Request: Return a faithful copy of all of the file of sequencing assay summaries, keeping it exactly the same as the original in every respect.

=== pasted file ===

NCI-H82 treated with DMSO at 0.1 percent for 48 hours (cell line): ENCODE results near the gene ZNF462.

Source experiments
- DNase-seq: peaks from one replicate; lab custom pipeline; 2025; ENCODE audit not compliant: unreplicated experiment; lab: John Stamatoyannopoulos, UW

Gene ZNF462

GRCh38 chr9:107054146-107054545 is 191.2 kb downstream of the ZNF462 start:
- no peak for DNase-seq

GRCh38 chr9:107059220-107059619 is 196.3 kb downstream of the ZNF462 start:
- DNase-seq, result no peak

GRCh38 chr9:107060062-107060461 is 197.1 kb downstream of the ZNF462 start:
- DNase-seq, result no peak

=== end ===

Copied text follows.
NCI-H82 treated with DMSO at 0.1 percent for 48 hours (cell line): ENCODE results near the gene ZNF462.

Source experiments
- DNase-seq: peaks from one replicate; lab custom pipeline; 2025; ENCODE audit not compliant: unreplicated experiment; lab: John Stamatoyannopoulos, UW

Gene ZNF462

GRCh38 chr9:107054146-107054545 is 191.2 kb downstream of the ZNF462 start:
- no peak for DNase-seq

GRCh38 chr9:107059220-107059619 is 196.3 kb downstream of the ZNF462 start:
- DNase-seq, result no peak

GRCh38 chr9:107060062-107060461 is 197.1 kb downstream of the ZNF462 start:
- DNase-seq, result no peak